The day began two hours earlier than usual.  I woke in the ebony silence.   I closed my eyes and realized that silence had awakened me; a new and unexpected absence of sound.   The rain had stopped.

I spent an hour or so stumbling through the darkness.  I got my computer ready for the webinar at 8 and the medical appointment at 11.  Coffee dripped through the metal funnel while I cautiously stretched my failing spine.  A fragile aroma of warmed butter  wafted from the skillet.  I coaxed fluffy curds of egg onto a crisp slice of toasted sourdough and sank into my small chair.

A few hours later, I shook the dullness of the lecturer’s voice and the agitation of the tardy doctor from my mind.  Grabbing pocketbook, coat, and a sweet tangerine, I hurried outside.  Behind the wheel of my cluttered car, I skirted the levee roads toward town.  There I settled into another chair, a pseudo-leather one, with an oddly tilted back and peeling armrests.  Crammed between a monstrous fake wood desk and a bank of lateral files, I hammered at computer keys as steadily as possible for five grim hours.  Enmeshed in mangling software to produce the necessary client-specific sheaf of documents, I broke my drafting stride only a handful of times, once to eat that orange, and twice to listen to a client whose panicked tone sent daggers of tension down the numbed nerves of my compressed vertebrae.  I steeled myself to remain pleasant, even reassuring.  Don’t complain, I scolded, silently, sternly.

By five o’clock this afternoon, collapse from exhaustion loomed.  I dragged my weary bones to my car and started east.    My hands turned the wheel nearly without benefit of conscious direction. My brain barely registered the drone of a news commentator’s voice on the radio.  I scarcely noticed the river’s rippling surface as I descended  the Rio Vista Bridge and crossed into Sacramento County, a few miles from home and welcome rest.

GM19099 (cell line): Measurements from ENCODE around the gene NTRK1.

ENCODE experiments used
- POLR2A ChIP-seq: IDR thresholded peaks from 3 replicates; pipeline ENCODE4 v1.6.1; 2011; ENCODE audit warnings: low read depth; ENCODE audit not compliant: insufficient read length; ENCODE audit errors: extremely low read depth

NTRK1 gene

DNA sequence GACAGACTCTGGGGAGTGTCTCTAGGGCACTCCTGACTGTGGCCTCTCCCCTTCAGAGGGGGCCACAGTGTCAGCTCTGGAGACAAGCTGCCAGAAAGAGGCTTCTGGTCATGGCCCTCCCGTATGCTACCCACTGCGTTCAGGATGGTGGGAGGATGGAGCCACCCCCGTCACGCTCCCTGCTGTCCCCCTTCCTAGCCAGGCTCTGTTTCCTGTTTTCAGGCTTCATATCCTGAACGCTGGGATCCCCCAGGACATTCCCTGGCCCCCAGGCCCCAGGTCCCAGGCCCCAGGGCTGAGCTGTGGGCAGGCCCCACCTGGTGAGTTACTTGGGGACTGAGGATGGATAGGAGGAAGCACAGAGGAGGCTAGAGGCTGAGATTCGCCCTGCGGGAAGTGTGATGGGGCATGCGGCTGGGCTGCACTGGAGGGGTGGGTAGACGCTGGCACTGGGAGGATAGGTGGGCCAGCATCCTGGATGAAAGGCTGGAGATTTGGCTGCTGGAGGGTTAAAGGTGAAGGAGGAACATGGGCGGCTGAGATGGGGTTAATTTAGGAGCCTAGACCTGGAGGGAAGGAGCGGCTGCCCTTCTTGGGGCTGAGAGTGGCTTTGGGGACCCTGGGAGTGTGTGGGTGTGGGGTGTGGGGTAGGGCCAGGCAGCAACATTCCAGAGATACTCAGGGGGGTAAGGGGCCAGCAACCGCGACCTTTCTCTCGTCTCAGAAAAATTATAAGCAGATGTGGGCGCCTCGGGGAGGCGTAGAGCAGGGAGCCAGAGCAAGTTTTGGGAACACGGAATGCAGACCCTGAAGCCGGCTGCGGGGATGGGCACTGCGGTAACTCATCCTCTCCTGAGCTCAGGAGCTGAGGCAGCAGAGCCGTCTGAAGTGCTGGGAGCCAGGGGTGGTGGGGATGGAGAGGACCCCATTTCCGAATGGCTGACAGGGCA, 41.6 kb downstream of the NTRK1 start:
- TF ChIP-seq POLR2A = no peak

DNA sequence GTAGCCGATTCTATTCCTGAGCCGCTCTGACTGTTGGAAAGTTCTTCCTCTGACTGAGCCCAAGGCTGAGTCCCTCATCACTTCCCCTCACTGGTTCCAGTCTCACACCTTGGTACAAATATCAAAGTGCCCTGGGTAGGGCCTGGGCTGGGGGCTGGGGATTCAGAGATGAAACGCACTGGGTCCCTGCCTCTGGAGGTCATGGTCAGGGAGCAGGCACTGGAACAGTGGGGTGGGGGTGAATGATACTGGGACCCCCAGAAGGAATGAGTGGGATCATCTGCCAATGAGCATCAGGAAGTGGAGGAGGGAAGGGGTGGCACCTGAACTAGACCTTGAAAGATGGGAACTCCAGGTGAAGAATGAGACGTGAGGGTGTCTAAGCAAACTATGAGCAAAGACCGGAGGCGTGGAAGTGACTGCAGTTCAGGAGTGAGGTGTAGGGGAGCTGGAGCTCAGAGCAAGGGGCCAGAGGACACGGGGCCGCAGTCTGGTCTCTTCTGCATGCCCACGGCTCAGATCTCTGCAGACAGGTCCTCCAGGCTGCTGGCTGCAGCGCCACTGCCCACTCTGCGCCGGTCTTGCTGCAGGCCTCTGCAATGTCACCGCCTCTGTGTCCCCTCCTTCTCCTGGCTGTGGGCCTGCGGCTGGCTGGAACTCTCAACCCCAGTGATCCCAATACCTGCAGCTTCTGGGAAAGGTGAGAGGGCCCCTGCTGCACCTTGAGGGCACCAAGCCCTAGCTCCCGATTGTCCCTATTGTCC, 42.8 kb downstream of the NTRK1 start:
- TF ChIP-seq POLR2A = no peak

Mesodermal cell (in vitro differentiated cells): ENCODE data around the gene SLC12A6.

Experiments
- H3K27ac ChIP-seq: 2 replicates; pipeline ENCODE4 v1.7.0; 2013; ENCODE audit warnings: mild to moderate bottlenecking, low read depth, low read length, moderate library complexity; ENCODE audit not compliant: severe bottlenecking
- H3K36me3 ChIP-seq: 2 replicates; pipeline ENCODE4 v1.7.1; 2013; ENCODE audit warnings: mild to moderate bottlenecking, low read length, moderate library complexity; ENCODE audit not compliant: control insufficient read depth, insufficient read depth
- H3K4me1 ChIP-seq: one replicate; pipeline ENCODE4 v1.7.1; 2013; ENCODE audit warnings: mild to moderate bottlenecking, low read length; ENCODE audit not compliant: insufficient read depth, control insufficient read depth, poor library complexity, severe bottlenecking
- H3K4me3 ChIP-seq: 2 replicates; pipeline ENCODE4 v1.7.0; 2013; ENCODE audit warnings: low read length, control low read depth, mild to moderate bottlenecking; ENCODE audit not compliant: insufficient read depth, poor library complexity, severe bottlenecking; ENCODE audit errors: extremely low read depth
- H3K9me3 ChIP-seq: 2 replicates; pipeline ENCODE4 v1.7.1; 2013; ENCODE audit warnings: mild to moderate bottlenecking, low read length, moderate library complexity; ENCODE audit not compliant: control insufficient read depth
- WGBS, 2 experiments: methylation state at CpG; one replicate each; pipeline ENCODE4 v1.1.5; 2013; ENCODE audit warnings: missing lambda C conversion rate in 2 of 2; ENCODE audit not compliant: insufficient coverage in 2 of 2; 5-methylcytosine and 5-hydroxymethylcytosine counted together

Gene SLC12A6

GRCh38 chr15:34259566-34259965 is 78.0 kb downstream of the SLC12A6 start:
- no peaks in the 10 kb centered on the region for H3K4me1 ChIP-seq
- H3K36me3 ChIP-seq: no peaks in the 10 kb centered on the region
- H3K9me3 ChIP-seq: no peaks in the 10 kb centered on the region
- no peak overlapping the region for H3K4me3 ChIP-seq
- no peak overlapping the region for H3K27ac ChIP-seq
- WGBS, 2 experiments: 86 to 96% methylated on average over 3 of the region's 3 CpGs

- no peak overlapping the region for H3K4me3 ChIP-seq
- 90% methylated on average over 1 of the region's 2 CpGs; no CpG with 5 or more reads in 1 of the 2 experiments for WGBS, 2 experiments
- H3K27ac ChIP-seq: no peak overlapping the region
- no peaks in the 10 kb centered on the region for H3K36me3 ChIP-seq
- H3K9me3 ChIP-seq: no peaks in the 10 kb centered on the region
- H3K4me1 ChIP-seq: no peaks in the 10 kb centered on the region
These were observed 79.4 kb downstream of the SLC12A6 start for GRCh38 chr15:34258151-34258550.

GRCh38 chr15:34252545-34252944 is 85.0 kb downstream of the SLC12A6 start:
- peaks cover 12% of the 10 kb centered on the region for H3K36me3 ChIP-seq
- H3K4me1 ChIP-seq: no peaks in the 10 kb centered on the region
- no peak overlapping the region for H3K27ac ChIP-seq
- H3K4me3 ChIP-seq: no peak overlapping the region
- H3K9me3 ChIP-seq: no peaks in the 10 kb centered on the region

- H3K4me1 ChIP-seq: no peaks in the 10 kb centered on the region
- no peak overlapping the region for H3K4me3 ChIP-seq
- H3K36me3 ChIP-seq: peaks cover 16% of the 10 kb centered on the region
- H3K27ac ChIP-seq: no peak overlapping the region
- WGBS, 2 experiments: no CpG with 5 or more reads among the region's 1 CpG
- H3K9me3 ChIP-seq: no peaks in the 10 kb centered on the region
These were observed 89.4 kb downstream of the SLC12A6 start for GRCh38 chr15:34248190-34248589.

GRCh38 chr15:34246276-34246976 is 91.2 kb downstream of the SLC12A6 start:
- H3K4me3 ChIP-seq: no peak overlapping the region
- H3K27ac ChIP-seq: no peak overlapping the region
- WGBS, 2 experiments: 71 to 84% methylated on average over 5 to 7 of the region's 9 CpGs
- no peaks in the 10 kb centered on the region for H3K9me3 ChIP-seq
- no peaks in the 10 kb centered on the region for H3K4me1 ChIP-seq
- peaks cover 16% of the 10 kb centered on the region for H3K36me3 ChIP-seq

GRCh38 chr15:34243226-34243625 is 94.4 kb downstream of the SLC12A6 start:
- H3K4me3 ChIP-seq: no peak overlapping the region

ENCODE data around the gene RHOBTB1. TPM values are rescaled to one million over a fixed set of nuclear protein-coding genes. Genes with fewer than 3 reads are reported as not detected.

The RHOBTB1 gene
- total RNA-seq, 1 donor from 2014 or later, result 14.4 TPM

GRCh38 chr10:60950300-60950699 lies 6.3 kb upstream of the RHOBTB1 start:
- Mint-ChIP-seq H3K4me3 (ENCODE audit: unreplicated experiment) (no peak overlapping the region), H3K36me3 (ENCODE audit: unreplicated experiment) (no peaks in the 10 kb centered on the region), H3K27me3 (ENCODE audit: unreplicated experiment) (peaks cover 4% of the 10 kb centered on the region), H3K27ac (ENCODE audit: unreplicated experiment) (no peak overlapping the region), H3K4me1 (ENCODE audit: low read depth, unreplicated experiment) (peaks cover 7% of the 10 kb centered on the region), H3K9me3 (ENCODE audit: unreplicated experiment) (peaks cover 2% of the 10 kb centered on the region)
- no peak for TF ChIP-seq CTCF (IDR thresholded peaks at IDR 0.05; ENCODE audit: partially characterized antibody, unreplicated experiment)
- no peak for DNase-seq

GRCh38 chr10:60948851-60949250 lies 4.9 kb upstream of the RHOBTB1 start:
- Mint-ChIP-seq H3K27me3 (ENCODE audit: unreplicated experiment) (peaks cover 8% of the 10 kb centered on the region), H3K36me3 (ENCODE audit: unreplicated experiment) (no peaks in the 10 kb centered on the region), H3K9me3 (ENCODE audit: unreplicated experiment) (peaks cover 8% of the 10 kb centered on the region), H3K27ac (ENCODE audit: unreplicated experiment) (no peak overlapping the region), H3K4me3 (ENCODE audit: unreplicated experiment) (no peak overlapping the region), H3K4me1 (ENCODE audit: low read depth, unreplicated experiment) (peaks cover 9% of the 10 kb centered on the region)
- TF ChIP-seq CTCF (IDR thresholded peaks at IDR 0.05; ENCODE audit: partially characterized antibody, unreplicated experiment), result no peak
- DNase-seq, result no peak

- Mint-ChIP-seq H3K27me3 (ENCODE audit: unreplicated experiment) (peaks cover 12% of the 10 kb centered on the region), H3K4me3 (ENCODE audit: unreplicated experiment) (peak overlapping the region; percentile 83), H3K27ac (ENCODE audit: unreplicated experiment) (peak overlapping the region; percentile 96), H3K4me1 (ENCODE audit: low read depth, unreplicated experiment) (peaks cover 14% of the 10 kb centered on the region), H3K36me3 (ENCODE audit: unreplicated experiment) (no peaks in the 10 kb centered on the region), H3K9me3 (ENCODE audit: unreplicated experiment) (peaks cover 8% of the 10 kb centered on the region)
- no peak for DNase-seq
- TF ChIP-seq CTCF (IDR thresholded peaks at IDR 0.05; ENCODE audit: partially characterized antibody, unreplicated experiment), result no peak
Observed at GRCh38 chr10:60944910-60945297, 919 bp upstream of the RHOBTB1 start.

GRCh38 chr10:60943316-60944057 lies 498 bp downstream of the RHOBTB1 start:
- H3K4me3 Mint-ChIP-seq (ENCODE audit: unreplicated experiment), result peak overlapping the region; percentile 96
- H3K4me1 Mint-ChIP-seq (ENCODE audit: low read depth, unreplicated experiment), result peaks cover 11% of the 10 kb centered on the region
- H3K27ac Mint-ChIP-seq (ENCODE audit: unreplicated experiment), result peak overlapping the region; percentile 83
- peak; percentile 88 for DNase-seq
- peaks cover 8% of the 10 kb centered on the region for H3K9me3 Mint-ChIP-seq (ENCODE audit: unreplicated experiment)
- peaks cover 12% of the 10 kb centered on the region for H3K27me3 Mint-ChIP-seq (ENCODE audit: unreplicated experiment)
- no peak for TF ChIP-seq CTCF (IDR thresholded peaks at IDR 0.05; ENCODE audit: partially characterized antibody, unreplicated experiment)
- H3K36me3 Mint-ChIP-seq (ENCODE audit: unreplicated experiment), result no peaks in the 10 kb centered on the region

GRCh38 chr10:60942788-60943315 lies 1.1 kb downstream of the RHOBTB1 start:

As I rounded the western edge of the Delta Loop, a golden glow lifted itself into the sky.  I braked.  I stared across Andrus Island.  My foot hovered over the accelerator for a long minute.  When I started forward again, I kept my eyes fixed on the astonishing sight.  Without noticing, I slowly cruised beyond the entrance to my park.  I let my engine idle as I veered into a parking space outside an old abandoned restaurant. 

A pall of regret loomed.  Not a year ago, my trusty Canon would have sat beside me, always at the ready.  Somehow my sense of adventure surrendered to my conviction that I could not produce a credible image.  I let the batteries die.  I stashed the lot in one of the stairwell cubbies.  Now I could only raise the one lens at hand, a basic Samsung smart phone.  I held it as steady as I could.  I strained to memorialize the breathtaking beauty which presented itself for my astonished, bleary eyes.  I did what I could.  As with every other minute of this daunting day, my best and clumsy effort had to suffice.

It’s the twenty-fifth day of the one-hundred and twenty-first month of My Year Without Complaining.  Life continues.

One thought on “Moonstruck

  1. Jane

    I didn’t think you were listening to voices telling you you aren’t good enough anymore, even your own voice. Get the battery charged and put the camera back in your car. I know I don’t have a keen eye for this, but I love seeing your photos and I can’t imagine i am alone in that.


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